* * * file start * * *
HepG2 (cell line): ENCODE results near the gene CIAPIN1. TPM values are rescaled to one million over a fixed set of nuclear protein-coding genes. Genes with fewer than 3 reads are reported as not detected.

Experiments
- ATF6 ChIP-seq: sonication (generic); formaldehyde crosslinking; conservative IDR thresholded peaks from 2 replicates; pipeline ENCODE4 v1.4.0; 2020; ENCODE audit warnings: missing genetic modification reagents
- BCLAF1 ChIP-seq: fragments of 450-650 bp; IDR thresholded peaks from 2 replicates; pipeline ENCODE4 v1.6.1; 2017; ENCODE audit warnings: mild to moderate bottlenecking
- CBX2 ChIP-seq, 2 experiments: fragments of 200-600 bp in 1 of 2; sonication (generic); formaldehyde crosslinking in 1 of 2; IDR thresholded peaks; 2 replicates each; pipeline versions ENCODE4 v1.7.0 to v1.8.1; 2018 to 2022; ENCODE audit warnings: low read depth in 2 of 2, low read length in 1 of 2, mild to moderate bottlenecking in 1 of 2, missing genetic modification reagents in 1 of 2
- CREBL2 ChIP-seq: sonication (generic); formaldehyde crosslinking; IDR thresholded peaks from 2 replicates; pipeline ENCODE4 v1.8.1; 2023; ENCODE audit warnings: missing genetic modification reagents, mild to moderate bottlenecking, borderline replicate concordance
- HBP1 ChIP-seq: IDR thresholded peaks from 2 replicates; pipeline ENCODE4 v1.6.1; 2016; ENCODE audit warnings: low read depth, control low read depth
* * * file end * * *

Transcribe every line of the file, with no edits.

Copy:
HepG2 (cell line): ENCODE results near the gene CIAPIN1. TPM values are rescaled to one million over a fixed set of nuclear protein-coding genes. Genes with fewer than 3 reads are reported as not detected.

Experiments
- ATF6 ChIP-seq: sonication (generic); formaldehyde crosslinking; conservative IDR thresholded peaks from 2 replicates; pipeline ENCODE4 v1.4.0; 2020; ENCODE audit warnings: missing genetic modification reagents
- BCLAF1 ChIP-seq: fragments of 450-650 bp; IDR thresholded peaks from 2 replicates; pipeline ENCODE4 v1.6.1; 2017; ENCODE audit warnings: mild to moderate bottlenecking
- CBX2 ChIP-seq, 2 experiments: fragments of 200-600 bp in 1 of 2; sonication (generic); formaldehyde crosslinking in 1 of 2; IDR thresholded peaks; 2 replicates each; pipeline versions ENCODE4 v1.7.0 to v1.8.1; 2018 to 2022; ENCODE audit warnings: low read depth in 2 of 2, low read length in 1 of 2, mild to moderate bottlenecking in 1 of 2, missing genetic modification reagents in 1 of 2
- CREBL2 ChIP-seq: sonication (generic); formaldehyde crosslinking; IDR thresholded peaks from 2 replicates; pipeline ENCODE4 v1.8.1; 2023; ENCODE audit warnings: missing genetic modification reagents, mild to moderate bottlenecking, borderline replicate concordance
- HBP1 ChIP-seq: IDR thresholded peaks from 2 replicates; pipeline ENCODE4 v1.6.1; 2016; ENCODE audit warnings: low read depth, control low read depth